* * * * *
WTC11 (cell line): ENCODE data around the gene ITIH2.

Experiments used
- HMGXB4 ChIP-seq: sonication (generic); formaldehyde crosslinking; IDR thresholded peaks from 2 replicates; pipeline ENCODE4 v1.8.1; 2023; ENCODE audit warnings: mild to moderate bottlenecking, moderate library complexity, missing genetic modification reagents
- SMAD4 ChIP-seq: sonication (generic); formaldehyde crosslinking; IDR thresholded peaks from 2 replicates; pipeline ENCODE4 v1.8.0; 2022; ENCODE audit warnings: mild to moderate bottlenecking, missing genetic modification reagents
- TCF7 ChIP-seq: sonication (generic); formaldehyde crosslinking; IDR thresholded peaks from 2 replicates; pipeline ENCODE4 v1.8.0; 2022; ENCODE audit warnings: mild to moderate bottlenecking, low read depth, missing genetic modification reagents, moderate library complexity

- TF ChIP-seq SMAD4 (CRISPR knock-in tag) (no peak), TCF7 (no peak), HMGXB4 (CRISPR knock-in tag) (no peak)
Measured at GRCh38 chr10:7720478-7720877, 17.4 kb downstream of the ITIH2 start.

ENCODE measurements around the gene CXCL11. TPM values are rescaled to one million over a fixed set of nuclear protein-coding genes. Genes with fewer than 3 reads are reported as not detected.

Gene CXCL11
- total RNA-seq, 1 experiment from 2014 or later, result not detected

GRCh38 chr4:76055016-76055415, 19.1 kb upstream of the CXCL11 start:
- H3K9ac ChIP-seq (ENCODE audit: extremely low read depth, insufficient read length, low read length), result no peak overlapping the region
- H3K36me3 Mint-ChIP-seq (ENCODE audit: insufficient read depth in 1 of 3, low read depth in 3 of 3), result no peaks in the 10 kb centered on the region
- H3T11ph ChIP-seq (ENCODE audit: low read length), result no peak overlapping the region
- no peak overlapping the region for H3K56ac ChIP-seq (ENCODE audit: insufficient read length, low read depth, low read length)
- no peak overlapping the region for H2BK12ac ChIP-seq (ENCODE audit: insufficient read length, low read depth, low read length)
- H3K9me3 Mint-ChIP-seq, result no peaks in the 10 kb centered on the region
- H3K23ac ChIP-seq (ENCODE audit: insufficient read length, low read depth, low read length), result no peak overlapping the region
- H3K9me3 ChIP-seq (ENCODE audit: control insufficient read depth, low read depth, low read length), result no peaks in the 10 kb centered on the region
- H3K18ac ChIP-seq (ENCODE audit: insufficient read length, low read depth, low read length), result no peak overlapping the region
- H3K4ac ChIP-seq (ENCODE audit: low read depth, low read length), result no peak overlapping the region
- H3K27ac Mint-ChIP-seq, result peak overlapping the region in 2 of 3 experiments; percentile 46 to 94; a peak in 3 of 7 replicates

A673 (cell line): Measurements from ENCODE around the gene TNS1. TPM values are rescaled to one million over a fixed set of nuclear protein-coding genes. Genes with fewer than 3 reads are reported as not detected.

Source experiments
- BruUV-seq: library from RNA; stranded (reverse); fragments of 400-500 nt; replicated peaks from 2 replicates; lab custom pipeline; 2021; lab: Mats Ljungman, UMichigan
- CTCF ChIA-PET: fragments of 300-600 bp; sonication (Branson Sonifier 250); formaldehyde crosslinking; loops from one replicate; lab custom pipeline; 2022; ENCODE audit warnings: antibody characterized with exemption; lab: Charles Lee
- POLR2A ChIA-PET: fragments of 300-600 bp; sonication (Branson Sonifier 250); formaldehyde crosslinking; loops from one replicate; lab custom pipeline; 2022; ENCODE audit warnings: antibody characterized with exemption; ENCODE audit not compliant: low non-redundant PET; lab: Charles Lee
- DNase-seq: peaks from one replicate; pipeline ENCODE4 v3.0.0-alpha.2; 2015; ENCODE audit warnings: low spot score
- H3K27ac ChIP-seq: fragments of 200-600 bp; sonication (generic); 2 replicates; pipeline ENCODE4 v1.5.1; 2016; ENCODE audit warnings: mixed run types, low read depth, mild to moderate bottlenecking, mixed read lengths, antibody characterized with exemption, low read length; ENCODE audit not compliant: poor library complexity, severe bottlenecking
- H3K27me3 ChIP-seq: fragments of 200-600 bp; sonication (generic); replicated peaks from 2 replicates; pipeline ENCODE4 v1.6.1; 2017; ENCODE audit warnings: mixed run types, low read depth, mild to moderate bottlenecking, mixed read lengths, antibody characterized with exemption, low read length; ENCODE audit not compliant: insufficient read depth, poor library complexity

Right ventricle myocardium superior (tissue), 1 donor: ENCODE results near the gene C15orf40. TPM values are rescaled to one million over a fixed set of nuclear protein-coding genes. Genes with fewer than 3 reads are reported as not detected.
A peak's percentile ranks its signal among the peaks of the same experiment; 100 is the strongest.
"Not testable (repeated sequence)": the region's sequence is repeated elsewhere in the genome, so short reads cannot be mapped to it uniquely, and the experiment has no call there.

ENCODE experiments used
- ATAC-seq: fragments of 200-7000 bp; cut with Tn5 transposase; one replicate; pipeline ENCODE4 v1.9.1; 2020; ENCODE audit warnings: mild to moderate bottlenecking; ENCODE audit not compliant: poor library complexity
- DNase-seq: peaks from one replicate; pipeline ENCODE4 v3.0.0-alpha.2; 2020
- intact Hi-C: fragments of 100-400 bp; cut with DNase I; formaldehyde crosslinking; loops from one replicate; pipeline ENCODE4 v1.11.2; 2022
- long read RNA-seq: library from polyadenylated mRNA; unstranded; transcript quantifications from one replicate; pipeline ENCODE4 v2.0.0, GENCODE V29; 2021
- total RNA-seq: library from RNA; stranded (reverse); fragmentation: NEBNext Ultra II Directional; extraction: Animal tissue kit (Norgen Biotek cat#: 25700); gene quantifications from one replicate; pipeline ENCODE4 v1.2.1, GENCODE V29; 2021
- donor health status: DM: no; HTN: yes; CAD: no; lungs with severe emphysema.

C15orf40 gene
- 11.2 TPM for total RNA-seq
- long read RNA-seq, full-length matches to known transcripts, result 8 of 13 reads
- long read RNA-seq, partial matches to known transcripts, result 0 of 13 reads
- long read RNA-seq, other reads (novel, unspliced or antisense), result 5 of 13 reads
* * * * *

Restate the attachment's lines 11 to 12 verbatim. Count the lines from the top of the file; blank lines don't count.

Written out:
GRCh38 chr4:76055016-76055415, 19.1 kb upstream of the CXCL11 start:
- H3K9ac ChIP-seq (ENCODE audit: extremely low read depth, insufficient read length, low read length), result no peak overlapping the region